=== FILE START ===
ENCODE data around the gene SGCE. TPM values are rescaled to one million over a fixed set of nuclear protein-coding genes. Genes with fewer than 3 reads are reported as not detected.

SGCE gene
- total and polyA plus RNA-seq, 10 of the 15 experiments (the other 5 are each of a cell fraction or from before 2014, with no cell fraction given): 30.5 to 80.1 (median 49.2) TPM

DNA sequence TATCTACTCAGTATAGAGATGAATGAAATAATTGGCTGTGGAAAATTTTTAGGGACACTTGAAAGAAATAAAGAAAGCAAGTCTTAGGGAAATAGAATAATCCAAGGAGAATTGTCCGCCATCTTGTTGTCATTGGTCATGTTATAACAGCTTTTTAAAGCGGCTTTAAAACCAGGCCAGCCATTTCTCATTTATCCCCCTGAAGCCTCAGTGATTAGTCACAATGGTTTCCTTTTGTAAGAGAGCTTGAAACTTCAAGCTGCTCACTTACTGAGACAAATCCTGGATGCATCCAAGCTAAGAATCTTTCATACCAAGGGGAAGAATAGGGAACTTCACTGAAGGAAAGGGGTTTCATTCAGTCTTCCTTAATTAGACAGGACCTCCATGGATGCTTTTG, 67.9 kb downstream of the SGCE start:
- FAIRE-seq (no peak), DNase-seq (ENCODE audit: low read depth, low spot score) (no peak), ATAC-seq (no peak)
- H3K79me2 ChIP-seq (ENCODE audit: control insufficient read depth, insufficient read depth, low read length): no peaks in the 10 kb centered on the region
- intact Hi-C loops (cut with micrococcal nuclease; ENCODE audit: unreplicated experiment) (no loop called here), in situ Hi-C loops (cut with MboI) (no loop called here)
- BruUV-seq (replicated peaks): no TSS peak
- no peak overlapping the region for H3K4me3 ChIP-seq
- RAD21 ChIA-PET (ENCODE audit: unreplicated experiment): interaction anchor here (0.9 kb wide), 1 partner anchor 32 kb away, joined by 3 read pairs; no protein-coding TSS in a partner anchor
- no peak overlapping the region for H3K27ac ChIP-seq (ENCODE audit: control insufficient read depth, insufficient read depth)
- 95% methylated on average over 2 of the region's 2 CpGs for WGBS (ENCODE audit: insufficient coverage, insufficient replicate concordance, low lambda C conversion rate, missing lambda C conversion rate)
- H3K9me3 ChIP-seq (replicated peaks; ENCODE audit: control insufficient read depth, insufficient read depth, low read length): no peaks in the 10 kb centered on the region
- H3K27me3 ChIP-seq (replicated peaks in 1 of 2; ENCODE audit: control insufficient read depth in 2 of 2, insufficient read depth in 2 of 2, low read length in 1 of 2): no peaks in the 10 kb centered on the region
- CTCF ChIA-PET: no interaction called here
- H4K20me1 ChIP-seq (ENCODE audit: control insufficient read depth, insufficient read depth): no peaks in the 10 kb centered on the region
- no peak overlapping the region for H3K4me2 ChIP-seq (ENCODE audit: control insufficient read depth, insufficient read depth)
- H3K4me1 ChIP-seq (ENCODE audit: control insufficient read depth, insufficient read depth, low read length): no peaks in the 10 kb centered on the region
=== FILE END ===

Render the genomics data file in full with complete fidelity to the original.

ENCODE data around the gene SGCE. TPM values are rescaled to one million over a fixed set of nuclear protein-coding genes. Genes with fewer than 3 reads are reported as not detected.

SGCE gene
- total and polyA plus RNA-seq, 10 of the 15 experiments (the other 5 are each of a cell fraction or from before 2014, with no cell fraction given): 30.5 to 80.1 (median 49.2) TPM

DNA sequence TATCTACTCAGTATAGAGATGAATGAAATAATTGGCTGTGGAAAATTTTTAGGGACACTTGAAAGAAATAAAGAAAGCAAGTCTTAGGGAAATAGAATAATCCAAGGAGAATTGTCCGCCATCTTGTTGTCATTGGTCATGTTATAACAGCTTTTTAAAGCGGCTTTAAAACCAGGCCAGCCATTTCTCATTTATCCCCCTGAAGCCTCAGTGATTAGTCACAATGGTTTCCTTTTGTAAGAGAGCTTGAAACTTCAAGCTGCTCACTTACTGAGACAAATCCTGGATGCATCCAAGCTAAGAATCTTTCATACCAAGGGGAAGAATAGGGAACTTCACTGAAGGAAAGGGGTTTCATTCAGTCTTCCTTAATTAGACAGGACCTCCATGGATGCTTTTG, 67.9 kb downstream of the SGCE start:
- FAIRE-seq (no peak), DNase-seq (ENCODE audit: low read depth, low spot score) (no peak), ATAC-seq (no peak)
- H3K79me2 ChIP-seq (ENCODE audit: control insufficient read depth, insufficient read depth, low read length): no peaks in the 10 kb centered on the region
- intact Hi-C loops (cut with micrococcal nuclease; ENCODE audit: unreplicated experiment) (no loop called here), in situ Hi-C loops (cut with MboI) (no loop called here)
- BruUV-seq (replicated peaks): no TSS peak
- no peak overlapping the region for H3K4me3 ChIP-seq
- RAD21 ChIA-PET (ENCODE audit: unreplicated experiment): interaction anchor here (0.9 kb wide), 1 partner anchor 32 kb away, joined by 3 read pairs; no protein-coding TSS in a partner anchor
- no peak overlapping the region for H3K27ac ChIP-seq (ENCODE audit: control insufficient read depth, insufficient read depth)
- 95% methylated on average over 2 of the region's 2 CpGs for WGBS (ENCODE audit: insufficient coverage, insufficient replicate concordance, low lambda C conversion rate, missing lambda C conversion rate)
- H3K9me3 ChIP-seq (replicated peaks; ENCODE audit: control insufficient read depth, insufficient read depth, low read length): no peaks in the 10 kb centered on the region
- H3K27me3 ChIP-seq (replicated peaks in 1 of 2; ENCODE audit: control insufficient read depth in 2 of 2, insufficient read depth in 2 of 2, low read length in 1 of 2): no peaks in the 10 kb centered on the region
- CTCF ChIA-PET: no interaction called here
- H4K20me1 ChIP-seq (ENCODE audit: control insufficient read depth, insufficient read depth): no peaks in the 10 kb centered on the region
- no peak overlapping the region for H3K4me2 ChIP-seq (ENCODE audit: control insufficient read depth, insufficient read depth)
- H3K4me1 ChIP-seq (ENCODE audit: control insufficient read depth, insufficient read depth, low read length): no peaks in the 10 kb centered on the region